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Commitment to the Future – Part 2

At last month’s private seminar for 15 friends at my personal house dojo, I explored 3 specific open-ended topics the high rankers in To-Shin Do will focus on this year.

First, we are challenged to translate a late 1500s Japanese martial art into relevance in 2016 in America and Europe. I wrote about this challenge in the last newsletter.

So second, we need to make the training as viable and appropriate as possible for our students at each phase of their training. What is covered in a Level 1 class must be absolutely useful and high in relevance in students’ minds. We selected 12 of the most likely civilian defense situations and provided an answer for each. The answers in Level 1 are admittedly not the most sophisticated or the most advanced in terns of ninja taijutsu body dynamics. You’d need to be a Black Belt to truly make advanced taijutsu work reliably and effectively. But we are focused on a beginner’s beliefs and capabilities in Level 1. Our answers need to look like what a Level 1 person expects to find.

As we move students through Level 2, we add footwork related to positioning and timing. This is the exploration of Water and Fire elements, and the techniques acknowledge advancing skills. This is a big step for the average student, however. We lose intimidated people here, so what’s a better way? How can we move people from confidence in Level 1 to increased confidence in Level 2? How do we pick the right techniques for advancing skill? We need to focus on techniques that work and are practical, and at the same time set the stage for future growth.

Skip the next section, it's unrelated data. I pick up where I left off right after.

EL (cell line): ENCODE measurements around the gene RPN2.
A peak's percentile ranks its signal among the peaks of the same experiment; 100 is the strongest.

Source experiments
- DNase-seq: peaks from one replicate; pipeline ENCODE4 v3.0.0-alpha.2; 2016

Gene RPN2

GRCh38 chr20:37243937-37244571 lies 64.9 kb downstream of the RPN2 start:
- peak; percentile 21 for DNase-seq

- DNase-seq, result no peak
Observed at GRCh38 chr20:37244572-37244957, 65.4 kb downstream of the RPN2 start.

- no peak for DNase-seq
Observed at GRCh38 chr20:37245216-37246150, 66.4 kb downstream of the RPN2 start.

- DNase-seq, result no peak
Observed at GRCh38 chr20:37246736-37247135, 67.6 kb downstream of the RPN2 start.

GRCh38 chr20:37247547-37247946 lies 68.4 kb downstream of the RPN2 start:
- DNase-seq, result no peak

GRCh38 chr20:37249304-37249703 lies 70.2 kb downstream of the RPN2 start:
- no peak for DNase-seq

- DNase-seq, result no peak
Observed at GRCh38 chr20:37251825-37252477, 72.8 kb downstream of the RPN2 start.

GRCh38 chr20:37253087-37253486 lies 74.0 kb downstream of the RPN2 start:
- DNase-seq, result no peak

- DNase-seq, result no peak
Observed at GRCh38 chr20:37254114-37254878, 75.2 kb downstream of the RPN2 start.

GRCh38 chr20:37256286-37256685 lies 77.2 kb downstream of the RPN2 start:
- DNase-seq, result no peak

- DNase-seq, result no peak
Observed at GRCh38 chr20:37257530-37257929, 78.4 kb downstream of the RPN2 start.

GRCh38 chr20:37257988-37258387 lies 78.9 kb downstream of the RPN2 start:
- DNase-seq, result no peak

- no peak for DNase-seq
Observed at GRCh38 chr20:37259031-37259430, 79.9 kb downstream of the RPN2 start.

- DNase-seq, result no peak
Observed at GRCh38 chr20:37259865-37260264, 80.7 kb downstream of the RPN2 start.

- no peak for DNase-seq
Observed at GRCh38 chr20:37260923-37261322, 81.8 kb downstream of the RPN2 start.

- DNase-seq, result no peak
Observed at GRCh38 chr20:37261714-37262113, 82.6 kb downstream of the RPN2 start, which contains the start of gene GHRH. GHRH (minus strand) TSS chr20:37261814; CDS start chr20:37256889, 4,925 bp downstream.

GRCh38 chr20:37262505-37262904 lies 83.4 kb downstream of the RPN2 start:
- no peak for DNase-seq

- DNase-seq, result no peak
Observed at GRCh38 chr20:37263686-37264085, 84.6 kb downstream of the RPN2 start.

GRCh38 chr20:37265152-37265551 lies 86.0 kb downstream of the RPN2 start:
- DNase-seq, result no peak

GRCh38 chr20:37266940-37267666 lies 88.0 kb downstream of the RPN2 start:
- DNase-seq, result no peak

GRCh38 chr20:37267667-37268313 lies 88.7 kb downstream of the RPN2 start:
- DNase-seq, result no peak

In Level 3, we look at evasive strike counters, joint locks, chokes, and throws, with an eye towards what a smaller less-strong person might do to defeat a tougher adversary. This is the Wind element, where we avoid an aggressor’s strengths and hit them where they are unsuspecting. Granted, we’ve had to let go of some old favorites from the ninja taijutsu collection. But we did this out of a commitment to making our martial art realistic and useable. Some of what possibly worked in the 1500s in Japan no longer fits a US or European setting.

Now we have a complete martial art of hitting and kicking, countering strikes,locking, throwing, choking, and weapon counters — the complete arsenal for street self defense, as taught incrementally to a given person whose skills advance and change as she or he puts in the years.

This is my second commitment to offering the most relevant self-defense system we can.

(Read about An-shu’s third commitment in future issues of Ninja Now!)

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